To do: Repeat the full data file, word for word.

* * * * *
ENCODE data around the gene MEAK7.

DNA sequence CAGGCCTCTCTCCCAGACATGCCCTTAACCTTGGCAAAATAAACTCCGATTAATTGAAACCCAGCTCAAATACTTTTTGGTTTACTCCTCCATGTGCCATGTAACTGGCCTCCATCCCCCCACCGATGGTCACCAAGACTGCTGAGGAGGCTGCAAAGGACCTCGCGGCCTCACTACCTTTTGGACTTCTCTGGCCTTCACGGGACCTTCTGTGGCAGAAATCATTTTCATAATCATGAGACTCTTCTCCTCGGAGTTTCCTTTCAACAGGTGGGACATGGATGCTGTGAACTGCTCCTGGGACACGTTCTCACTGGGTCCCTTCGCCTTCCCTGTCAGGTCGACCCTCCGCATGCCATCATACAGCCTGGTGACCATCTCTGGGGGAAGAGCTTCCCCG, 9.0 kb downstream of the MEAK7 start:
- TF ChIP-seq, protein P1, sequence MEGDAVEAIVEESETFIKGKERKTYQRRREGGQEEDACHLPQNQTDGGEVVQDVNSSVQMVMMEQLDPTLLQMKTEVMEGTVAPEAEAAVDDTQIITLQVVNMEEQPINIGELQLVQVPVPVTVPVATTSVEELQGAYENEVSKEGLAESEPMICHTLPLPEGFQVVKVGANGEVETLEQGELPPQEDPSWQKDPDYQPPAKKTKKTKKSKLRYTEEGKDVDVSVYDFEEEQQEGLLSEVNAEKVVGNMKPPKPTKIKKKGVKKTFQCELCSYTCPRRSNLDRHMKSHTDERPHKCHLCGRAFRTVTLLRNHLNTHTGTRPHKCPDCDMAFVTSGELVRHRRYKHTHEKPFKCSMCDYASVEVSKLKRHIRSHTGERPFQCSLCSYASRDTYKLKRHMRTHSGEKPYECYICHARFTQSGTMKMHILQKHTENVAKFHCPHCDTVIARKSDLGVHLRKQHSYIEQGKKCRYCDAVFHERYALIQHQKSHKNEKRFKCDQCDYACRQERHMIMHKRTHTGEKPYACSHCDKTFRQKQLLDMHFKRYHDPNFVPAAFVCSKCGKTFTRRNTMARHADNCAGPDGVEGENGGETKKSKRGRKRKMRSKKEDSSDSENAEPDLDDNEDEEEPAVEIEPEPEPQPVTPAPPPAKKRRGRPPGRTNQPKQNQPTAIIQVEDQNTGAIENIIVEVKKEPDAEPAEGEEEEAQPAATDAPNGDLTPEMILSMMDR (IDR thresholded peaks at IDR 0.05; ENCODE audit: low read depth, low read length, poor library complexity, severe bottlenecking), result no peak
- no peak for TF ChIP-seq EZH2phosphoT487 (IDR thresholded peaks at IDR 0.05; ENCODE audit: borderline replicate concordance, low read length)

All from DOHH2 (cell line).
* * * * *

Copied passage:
ENCODE data around the gene MEAK7.

DNA sequence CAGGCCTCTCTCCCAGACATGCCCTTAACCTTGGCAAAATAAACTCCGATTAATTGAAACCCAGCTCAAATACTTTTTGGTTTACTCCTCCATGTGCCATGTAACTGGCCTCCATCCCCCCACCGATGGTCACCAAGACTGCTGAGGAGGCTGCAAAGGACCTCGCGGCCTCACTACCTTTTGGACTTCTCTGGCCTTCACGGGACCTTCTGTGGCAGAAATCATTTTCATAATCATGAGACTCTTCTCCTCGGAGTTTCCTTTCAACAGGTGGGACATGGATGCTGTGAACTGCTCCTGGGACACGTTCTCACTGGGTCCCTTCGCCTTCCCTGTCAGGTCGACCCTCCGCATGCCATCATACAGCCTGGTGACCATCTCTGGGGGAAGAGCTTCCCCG, 9.0 kb downstream of the MEAK7 start:
- TF ChIP-seq, protein P1, sequence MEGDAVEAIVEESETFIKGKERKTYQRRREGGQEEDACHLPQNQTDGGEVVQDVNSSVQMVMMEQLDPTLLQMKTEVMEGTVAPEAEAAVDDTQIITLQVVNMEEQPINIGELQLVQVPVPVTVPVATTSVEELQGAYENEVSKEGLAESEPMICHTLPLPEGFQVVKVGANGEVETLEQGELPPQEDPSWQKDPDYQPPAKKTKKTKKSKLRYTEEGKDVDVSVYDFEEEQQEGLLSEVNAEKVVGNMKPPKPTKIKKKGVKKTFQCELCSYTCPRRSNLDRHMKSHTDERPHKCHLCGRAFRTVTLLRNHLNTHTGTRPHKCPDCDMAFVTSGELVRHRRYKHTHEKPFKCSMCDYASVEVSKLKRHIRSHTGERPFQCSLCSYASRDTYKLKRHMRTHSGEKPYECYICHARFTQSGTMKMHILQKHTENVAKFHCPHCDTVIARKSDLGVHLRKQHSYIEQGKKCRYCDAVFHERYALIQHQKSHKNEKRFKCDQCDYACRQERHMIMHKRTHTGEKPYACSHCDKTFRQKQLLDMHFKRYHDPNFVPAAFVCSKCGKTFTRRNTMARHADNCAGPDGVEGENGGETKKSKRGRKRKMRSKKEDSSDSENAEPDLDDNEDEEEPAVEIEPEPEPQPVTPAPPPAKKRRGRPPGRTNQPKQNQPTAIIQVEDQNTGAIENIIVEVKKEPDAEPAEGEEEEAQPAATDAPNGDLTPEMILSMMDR (IDR thresholded peaks at IDR 0.05; ENCODE audit: low read depth, low read length, poor library complexity, severe bottlenecking), result no peak
- no peak for TF ChIP-seq EZH2phosphoT487 (IDR thresholded peaks at IDR 0.05; ENCODE audit: borderline replicate concordance, low read length)

All from DOHH2 (cell line).